AFM-nDMA makes possible dynamic modulus determination (storage modulus, loss modulus, and loss tangent) with a wide-frequency range that is directly comparable to bulk DMA, but with the nanometer level resolution of AFM.
Prof. Nakajima shares the pioneering work that he and his team have done to investigate the viscoelastic properties of heterogeneous rubber materials. Due to its frequency and temperature control capabilities, they used AFM-nDMA to validate time-temperature superposition (TTS) principle within microstructured domains. A rubber vulcanizate and a filler-reinforced rubber were studied as model samples. An interesting nanoscale heterogeneity in the rubber matrix was observed, which may imply the breakdown of the time-temperature superposition principle due to the heterogeneous nature of the glass transition.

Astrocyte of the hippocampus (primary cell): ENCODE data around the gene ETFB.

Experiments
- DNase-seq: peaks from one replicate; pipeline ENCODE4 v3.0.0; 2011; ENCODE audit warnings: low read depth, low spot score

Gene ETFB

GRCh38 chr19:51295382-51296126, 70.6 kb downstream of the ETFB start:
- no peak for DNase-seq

Bede Pittenger, Ph.D., discusses the work done at Bruker to optimize and validate the AFM-nDMA method. The technique is covered in detail along with examples to show its capabilities in both mapping at a single frequency and collecting spectra at user-specified points that are co-located with other mechanical property maps.
Bede Pittenger, Ph.D.
Bruker Nano Surfaces Sr. Staff Scientist, AFM Applications
Ken Nakajima, Ph.D.
Tokyo Institute of Technology